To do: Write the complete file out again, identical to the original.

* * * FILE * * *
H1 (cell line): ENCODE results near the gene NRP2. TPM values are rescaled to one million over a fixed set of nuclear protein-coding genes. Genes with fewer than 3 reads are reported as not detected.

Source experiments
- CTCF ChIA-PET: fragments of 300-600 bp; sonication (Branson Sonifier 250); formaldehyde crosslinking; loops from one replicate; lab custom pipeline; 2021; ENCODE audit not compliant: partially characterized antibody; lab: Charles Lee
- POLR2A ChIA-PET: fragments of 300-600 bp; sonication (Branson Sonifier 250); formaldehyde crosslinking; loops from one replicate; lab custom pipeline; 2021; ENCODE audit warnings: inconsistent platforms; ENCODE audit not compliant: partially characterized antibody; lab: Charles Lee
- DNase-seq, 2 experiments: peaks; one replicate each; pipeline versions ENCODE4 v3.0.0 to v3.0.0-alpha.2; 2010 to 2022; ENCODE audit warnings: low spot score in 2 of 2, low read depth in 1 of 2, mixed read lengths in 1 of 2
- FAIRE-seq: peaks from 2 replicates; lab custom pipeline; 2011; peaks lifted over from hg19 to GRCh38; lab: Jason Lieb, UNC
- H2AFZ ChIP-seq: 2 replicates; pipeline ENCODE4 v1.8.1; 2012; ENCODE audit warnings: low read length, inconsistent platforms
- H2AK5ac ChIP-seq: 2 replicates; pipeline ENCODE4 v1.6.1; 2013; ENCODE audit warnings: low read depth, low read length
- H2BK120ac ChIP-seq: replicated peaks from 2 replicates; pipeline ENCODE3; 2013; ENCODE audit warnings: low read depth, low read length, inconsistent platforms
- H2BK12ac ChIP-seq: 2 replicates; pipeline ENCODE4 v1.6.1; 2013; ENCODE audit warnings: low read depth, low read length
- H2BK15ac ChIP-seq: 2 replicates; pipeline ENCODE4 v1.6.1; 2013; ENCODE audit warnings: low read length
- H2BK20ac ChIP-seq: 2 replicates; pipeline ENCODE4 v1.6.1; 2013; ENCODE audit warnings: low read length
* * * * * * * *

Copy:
H1 (cell line): ENCODE results near the gene NRP2. TPM values are rescaled to one million over a fixed set of nuclear protein-coding genes. Genes with fewer than 3 reads are reported as not detected.

Source experiments
- CTCF ChIA-PET: fragments of 300-600 bp; sonication (Branson Sonifier 250); formaldehyde crosslinking; loops from one replicate; lab custom pipeline; 2021; ENCODE audit not compliant: partially characterized antibody; lab: Charles Lee
- POLR2A ChIA-PET: fragments of 300-600 bp; sonication (Branson Sonifier 250); formaldehyde crosslinking; loops from one replicate; lab custom pipeline; 2021; ENCODE audit warnings: inconsistent platforms; ENCODE audit not compliant: partially characterized antibody; lab: Charles Lee
- DNase-seq, 2 experiments: peaks; one replicate each; pipeline versions ENCODE4 v3.0.0 to v3.0.0-alpha.2; 2010 to 2022; ENCODE audit warnings: low spot score in 2 of 2, low read depth in 1 of 2, mixed read lengths in 1 of 2
- FAIRE-seq: peaks from 2 replicates; lab custom pipeline; 2011; peaks lifted over from hg19 to GRCh38; lab: Jason Lieb, UNC
- H2AFZ ChIP-seq: 2 replicates; pipeline ENCODE4 v1.8.1; 2012; ENCODE audit warnings: low read length, inconsistent platforms
- H2AK5ac ChIP-seq: 2 replicates; pipeline ENCODE4 v1.6.1; 2013; ENCODE audit warnings: low read depth, low read length
- H2BK120ac ChIP-seq: replicated peaks from 2 replicates; pipeline ENCODE3; 2013; ENCODE audit warnings: low read depth, low read length, inconsistent platforms
- H2BK12ac ChIP-seq: 2 replicates; pipeline ENCODE4 v1.6.1; 2013; ENCODE audit warnings: low read depth, low read length
- H2BK15ac ChIP-seq: 2 replicates; pipeline ENCODE4 v1.6.1; 2013; ENCODE audit warnings: low read length
- H2BK20ac ChIP-seq: 2 replicates; pipeline ENCODE4 v1.6.1; 2013; ENCODE audit warnings: low read length